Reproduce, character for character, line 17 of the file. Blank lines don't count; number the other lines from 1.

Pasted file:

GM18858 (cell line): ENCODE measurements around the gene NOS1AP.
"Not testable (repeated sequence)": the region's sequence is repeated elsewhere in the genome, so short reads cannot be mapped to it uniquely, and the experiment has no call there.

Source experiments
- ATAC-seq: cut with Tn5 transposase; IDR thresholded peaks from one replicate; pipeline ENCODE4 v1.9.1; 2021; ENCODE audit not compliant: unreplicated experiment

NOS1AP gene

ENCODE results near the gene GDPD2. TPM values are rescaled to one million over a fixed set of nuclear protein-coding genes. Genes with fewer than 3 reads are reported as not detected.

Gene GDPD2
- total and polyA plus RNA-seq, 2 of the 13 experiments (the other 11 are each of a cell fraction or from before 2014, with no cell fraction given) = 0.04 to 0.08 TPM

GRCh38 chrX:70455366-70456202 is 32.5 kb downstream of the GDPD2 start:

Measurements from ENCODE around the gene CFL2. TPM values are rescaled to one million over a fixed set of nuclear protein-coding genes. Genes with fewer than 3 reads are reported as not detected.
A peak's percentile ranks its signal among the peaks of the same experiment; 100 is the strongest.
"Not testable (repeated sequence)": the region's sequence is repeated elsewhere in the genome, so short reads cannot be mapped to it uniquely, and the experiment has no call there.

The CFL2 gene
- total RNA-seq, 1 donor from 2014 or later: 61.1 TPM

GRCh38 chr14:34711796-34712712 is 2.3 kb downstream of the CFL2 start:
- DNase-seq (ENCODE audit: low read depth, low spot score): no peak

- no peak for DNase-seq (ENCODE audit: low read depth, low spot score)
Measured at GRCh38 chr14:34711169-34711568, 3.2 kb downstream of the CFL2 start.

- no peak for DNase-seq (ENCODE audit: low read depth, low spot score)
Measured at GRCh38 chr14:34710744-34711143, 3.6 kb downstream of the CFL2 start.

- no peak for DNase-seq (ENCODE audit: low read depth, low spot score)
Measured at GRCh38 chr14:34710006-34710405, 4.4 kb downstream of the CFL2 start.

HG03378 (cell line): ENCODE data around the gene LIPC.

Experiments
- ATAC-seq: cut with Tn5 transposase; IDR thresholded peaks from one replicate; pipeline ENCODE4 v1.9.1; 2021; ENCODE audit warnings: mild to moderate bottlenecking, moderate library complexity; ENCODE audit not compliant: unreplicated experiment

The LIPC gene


- no peak for DNase-seq (ENCODE audit: low read depth, low spot score)